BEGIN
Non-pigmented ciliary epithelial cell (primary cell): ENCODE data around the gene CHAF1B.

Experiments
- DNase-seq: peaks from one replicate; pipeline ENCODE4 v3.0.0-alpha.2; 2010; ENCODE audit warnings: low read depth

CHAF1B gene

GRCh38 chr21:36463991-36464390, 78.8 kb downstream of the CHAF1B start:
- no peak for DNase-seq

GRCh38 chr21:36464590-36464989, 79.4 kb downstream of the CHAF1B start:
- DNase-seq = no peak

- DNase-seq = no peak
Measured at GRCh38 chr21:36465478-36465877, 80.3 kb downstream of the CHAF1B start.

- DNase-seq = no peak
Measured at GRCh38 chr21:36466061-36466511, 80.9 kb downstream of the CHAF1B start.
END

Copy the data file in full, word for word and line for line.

Non-pigmented ciliary epithelial cell (primary cell): ENCODE data around the gene CHAF1B.

Experiments
- DNase-seq: peaks from one replicate; pipeline ENCODE4 v3.0.0-alpha.2; 2010; ENCODE audit warnings: low read depth

CHAF1B gene

GRCh38 chr21:36463991-36464390, 78.8 kb downstream of the CHAF1B start:
- no peak for DNase-seq

GRCh38 chr21:36464590-36464989, 79.4 kb downstream of the CHAF1B start:
- DNase-seq = no peak

- DNase-seq = no peak
Measured at GRCh38 chr21:36465478-36465877, 80.3 kb downstream of the CHAF1B start.

- DNase-seq = no peak
Measured at GRCh38 chr21:36466061-36466511, 80.9 kb downstream of the CHAF1B start.